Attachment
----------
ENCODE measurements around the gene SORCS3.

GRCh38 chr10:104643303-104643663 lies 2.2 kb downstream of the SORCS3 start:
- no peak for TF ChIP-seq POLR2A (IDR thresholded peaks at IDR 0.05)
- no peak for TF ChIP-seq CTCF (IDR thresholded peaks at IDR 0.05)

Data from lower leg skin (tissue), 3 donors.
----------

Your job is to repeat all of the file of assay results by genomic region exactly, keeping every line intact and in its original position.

ENCODE measurements around the gene SORCS3.

GRCh38 chr10:104643303-104643663 lies 2.2 kb downstream of the SORCS3 start:
- no peak for TF ChIP-seq POLR2A (IDR thresholded peaks at IDR 0.05)
- no peak for TF ChIP-seq CTCF (IDR thresholded peaks at IDR 0.05)

Data from lower leg skin (tissue), 3 donors.